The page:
Hear from other oncology nurses on what their career means to them, and how they overcame challenges in the last year.
Oncology nurses are an instrumental part of the cancer care team, and this year on World Cancer Day (Feb. 4, 2021), the Union for International Cancer Control (UICC) is giving thanks to the nurses, doctors, researchers, volunteers, advocates, and caregivers who navigated unprecedented difficulties over the last year to improve the lives and outcomes of patients with cancer.
The theme of this year’s World Cancer Day is “I am and I will,” highlighting the strength of the global cancer community in the wake of the coronavirus disease 2019 (COVID-19) pandemic.
While clinicians continue to overcome barriers, pressing issues in the cancer space remain, from limited funding for cancer centers, to inadequate cancer care in low- and middle-income countries, which make up for about 70% of cancer-related deaths. The UICC is hoping that people will take action against cancer, today and beyond, by spreading awareness, showing up to or creating events to benefit cancer research and treatment, and advocating for action.
In light of World Cancer Day, we asked oncology nurses why they chose their career path, and what the cancer community means to them.
Penny Daugherty, MS, RN, OCN, ONN-CG wasn’t sure what kind of setting she wanted to go into when she was in nursing school, but on her first day of rotation on the oncology unit, she knew she had found her home. She helped to comfort a man in his final moments — an experience that was very meaningful to her.
“To be entrusted with the care of patients (and their families) in the terrifying experience of a cancer diagnosis is quite an opportunity to use every skill we used in nursing school,” Daugherty told Oncology Nursing News. “To be able to guide them through treatments, side effects, and hopefully the restoration of genuine quality in their lives is a unique blessing and privilege that I am humbled by each day I have practices as an oncology nurse, and now an oncology nurse navigator.”
Lea Ann Biafora, MS, RN, OCN, CCM, ONN-CG, also fell in love with oncology nursing during clinical rotations — though she originally intended to work on the neonatal intensive care unit. On her last rotation on the cancer unit, she met a young woman with myeloma who had multiple fractures and was bedbound. The patient, crying, said that she did not feel clean and had not had a bath or shower in days. Biafora teamed up with other nursing students and found a way to bathe her and wash her hair.
“This experience gave her so much joy, while providing her some dignity. I loved the ability to provide compassionate care while being challenged by the complexity of cancer care. I loved the scientific approach to diagnostic and treatment processes requiring preciseness working with a multidisciplinary team while helping patients deal with the multidimensional components of cancer care. It all had me sold! I immediately changed my plans and started working as a staff nurse on a general oncology floor at a community hospital - I have never looked back,” Biafora said.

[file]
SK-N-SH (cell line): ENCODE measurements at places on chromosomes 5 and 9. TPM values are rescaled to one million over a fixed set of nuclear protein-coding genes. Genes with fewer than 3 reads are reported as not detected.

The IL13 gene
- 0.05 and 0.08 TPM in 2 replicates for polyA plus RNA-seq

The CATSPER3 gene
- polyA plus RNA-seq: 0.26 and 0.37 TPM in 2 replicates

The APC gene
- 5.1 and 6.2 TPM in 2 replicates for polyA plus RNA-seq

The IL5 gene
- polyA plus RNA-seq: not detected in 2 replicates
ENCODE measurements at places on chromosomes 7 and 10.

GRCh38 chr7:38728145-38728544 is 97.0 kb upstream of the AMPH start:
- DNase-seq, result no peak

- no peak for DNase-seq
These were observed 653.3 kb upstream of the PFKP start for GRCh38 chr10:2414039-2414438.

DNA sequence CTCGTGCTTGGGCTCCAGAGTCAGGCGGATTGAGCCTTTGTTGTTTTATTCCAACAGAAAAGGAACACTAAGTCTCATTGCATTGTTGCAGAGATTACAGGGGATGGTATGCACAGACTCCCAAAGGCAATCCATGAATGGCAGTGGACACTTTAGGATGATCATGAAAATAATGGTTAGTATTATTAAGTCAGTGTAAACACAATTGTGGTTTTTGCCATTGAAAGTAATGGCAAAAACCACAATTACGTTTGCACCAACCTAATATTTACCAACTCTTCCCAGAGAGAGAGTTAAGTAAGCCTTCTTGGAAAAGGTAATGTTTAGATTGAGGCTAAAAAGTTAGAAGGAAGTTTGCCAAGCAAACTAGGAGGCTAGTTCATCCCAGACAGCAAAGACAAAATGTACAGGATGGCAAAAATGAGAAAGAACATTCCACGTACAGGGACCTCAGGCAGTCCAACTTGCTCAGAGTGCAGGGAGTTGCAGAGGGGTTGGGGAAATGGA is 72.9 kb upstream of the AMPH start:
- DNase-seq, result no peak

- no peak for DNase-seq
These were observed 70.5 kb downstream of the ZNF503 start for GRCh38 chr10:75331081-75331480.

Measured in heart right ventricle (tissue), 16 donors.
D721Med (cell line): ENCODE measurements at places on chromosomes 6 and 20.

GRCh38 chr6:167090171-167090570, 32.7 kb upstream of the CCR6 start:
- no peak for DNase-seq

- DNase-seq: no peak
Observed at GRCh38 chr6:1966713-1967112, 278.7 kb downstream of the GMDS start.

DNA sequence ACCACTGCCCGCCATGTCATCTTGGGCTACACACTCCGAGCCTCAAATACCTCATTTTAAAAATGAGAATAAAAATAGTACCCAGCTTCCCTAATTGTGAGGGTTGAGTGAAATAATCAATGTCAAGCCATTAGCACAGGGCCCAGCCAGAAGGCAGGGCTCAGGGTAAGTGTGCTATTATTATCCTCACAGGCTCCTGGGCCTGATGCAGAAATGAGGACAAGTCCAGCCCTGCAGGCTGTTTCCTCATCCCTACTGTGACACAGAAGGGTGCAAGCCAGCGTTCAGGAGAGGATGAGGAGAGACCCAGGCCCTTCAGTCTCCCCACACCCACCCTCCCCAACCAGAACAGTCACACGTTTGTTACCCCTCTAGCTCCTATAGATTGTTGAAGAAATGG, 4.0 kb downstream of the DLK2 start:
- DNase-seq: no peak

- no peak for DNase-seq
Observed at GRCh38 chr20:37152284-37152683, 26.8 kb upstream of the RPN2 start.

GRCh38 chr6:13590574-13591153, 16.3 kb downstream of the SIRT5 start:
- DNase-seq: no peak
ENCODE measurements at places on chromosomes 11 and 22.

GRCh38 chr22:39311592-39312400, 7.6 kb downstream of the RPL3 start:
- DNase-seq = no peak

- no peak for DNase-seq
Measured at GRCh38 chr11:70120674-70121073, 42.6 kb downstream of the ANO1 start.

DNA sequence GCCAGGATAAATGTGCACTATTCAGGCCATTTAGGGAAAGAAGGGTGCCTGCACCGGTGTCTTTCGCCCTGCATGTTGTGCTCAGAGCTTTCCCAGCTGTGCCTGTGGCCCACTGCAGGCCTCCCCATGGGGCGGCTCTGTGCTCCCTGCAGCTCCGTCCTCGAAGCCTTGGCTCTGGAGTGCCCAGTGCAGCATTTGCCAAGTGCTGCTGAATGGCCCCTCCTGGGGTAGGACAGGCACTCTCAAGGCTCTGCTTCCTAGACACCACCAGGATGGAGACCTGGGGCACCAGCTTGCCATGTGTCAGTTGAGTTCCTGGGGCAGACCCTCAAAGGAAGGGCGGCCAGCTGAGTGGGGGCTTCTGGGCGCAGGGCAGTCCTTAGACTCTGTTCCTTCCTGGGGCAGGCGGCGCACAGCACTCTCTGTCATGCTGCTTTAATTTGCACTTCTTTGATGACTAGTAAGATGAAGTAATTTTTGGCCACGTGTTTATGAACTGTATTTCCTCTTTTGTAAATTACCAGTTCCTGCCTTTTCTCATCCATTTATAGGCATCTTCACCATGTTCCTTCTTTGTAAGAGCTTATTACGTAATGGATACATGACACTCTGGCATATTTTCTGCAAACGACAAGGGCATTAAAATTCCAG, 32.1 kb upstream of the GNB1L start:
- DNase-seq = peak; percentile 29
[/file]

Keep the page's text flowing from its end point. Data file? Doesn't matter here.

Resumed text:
Similarly, Emily Beard, RN, OCN, GBCN, had other nursing career plans, but from her experience as a student nurse, she said, “One week caring for people with cancer, and I was hooked.”
“I am grateful for long-term relationships with patients I have navigated over a long period, I look forward to seeing them after treatment getting back to what is most important in their lives,” Beard said.
The COVID-19 pandemic has touched nearly every aspect of the world, and cancer care is not immune. However, oncology nurses’ dedication to patients has not waivered.
“COVID-19 has changed our world… but it only intensified our intrinsic values as nurses and the need to be the very best for each patient we are chosen to care for,” Daugherty said. “Even though COVID-19 has been a harrowing experience for all of us in the health care profession, it has given me intense and humble pride to be a nurse.”
Beard echoed those sentiments, saying that now more than ever it is important for patients who are ill to feel connected, especially as social distancing measures are forcing people to stay apart.
“To be able to give a smile via zoom to a support group participant or take a call from a family member who is worried, or give a socially distanced thumbs up to a patient leaving the clinic after chemo, these human connections of care are what keep us all going,” she said.
“Being an Oncology Nurse during the COVID pandemic certainly has been challenging. However, helping patients cope with isolation, novel treatments and fear of the unknown has always been part of oncology nursing. Our special skill set has been an advantage during the pandemic, and will continue to serve us well as we all navigate our patients (and ourselves) through unchartered territories,” said Phyllis McKiernan, APN, MSN, OCN.
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